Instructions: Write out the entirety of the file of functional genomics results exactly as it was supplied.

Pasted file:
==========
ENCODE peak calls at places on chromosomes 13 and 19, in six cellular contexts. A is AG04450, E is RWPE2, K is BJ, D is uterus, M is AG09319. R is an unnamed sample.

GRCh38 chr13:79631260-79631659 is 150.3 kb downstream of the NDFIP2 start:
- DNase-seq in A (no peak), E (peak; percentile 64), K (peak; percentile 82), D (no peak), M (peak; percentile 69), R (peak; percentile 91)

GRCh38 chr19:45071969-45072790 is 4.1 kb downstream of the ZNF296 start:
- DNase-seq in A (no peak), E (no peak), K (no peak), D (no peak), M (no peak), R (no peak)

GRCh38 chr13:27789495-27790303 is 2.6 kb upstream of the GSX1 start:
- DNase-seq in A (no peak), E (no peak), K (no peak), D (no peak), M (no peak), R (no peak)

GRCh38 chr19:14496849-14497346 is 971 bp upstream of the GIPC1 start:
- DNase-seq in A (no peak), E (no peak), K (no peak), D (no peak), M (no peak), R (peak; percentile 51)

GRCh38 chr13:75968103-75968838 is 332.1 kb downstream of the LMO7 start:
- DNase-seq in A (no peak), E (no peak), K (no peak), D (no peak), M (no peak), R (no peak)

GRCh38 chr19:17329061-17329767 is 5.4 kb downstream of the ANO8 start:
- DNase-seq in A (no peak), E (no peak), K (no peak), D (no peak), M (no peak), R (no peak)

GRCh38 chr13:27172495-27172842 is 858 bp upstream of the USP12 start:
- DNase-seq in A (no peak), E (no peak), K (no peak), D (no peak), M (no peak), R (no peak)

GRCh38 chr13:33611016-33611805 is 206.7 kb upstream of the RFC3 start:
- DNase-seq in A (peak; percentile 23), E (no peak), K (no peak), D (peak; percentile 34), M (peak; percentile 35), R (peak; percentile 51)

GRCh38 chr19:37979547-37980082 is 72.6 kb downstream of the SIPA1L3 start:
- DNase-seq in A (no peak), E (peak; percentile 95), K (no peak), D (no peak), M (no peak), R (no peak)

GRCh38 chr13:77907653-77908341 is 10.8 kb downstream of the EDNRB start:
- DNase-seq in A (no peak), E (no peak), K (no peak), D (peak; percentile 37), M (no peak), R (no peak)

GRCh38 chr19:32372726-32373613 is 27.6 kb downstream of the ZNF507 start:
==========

ENCODE peak calls at places on chromosomes 13 and 19, in six cellular contexts. A is AG04450, E is RWPE2, K is BJ, D is uterus, M is AG09319. R is an unnamed sample.

GRCh38 chr13:79631260-79631659 is 150.3 kb downstream of the NDFIP2 start:
- DNase-seq in A (no peak), E (peak; percentile 64), K (peak; percentile 82), D (no peak), M (peak; percentile 69), R (peak; percentile 91)

GRCh38 chr19:45071969-45072790 is 4.1 kb downstream of the ZNF296 start:
- DNase-seq in A (no peak), E (no peak), K (no peak), D (no peak), M (no peak), R (no peak)

GRCh38 chr13:27789495-27790303 is 2.6 kb upstream of the GSX1 start:
- DNase-seq in A (no peak), E (no peak), K (no peak), D (no peak), M (no peak), R (no peak)

GRCh38 chr19:14496849-14497346 is 971 bp upstream of the GIPC1 start:
- DNase-seq in A (no peak), E (no peak), K (no peak), D (no peak), M (no peak), R (peak; percentile 51)

GRCh38 chr13:75968103-75968838 is 332.1 kb downstream of the LMO7 start:
- DNase-seq in A (no peak), E (no peak), K (no peak), D (no peak), M (no peak), R (no peak)

GRCh38 chr19:17329061-17329767 is 5.4 kb downstream of the ANO8 start:
- DNase-seq in A (no peak), E (no peak), K (no peak), D (no peak), M (no peak), R (no peak)

GRCh38 chr13:27172495-27172842 is 858 bp upstream of the USP12 start:
- DNase-seq in A (no peak), E (no peak), K (no peak), D (no peak), M (no peak), R (no peak)

GRCh38 chr13:33611016-33611805 is 206.7 kb upstream of the RFC3 start:
- DNase-seq in A (peak; percentile 23), E (no peak), K (no peak), D (peak; percentile 34), M (peak; percentile 35), R (peak; percentile 51)

GRCh38 chr19:37979547-37980082 is 72.6 kb downstream of the SIPA1L3 start:
- DNase-seq in A (no peak), E (peak; percentile 95), K (no peak), D (no peak), M (no peak), R (no peak)

GRCh38 chr13:77907653-77908341 is 10.8 kb downstream of the EDNRB start:
- DNase-seq in A (no peak), E (no peak), K (no peak), D (peak; percentile 37), M (no peak), R (no peak)

GRCh38 chr19:32372726-32373613 is 27.6 kb downstream of the ZNF507 start: